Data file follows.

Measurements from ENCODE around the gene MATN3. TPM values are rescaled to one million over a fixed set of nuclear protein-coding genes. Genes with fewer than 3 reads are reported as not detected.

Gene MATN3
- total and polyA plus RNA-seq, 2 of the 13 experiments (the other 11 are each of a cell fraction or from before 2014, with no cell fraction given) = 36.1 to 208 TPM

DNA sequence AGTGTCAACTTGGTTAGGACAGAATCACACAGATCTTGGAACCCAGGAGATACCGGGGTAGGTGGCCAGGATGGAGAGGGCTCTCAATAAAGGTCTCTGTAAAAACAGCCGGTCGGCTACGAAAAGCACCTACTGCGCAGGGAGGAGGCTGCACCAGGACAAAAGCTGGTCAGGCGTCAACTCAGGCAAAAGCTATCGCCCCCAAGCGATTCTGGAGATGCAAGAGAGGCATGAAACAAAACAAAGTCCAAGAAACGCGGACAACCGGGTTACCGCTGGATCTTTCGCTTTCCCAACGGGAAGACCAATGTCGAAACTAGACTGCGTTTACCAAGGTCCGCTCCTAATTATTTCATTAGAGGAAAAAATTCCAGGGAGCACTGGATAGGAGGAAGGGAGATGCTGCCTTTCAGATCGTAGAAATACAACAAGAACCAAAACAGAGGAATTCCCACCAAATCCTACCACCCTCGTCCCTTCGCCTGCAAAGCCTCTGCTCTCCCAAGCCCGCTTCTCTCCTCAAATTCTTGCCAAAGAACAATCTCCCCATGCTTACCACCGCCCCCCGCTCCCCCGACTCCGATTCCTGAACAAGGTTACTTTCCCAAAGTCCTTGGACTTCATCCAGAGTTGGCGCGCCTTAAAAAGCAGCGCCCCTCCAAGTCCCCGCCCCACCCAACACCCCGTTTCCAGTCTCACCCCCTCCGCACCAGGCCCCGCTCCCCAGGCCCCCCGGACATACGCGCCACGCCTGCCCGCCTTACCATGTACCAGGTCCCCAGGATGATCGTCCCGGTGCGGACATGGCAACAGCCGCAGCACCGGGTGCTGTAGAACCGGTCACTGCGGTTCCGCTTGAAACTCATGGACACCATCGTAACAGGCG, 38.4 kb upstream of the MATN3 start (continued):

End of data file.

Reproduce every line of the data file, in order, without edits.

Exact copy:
Measurements from ENCODE around the gene MATN3. TPM values are rescaled to one million over a fixed set of nuclear protein-coding genes. Genes with fewer than 3 reads are reported as not detected.

Gene MATN3
- total and polyA plus RNA-seq, 2 of the 13 experiments (the other 11 are each of a cell fraction or from before 2014, with no cell fraction given) = 36.1 to 208 TPM

DNA sequence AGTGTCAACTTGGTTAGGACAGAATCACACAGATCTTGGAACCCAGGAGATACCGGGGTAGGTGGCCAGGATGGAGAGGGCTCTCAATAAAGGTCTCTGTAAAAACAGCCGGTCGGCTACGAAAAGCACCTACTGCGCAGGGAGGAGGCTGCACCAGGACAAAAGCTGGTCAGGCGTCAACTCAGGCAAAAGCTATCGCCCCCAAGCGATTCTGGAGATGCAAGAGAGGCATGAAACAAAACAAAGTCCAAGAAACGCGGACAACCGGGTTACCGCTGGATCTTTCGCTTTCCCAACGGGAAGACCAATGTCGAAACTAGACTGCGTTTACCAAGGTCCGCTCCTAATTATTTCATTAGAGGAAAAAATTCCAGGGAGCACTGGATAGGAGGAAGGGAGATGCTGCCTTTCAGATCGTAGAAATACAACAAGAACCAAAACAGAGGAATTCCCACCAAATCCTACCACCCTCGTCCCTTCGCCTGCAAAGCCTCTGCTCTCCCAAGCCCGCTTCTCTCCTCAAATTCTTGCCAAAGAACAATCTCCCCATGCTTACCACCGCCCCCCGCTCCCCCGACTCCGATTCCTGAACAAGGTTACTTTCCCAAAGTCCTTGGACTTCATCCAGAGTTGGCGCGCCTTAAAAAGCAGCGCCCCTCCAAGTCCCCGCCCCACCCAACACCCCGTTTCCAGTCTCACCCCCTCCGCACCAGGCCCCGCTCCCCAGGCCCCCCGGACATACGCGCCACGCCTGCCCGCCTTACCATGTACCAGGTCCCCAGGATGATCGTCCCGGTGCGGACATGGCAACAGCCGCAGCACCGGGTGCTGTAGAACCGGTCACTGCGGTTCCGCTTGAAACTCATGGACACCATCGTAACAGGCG, 38.4 kb upstream of the MATN3 start (continued):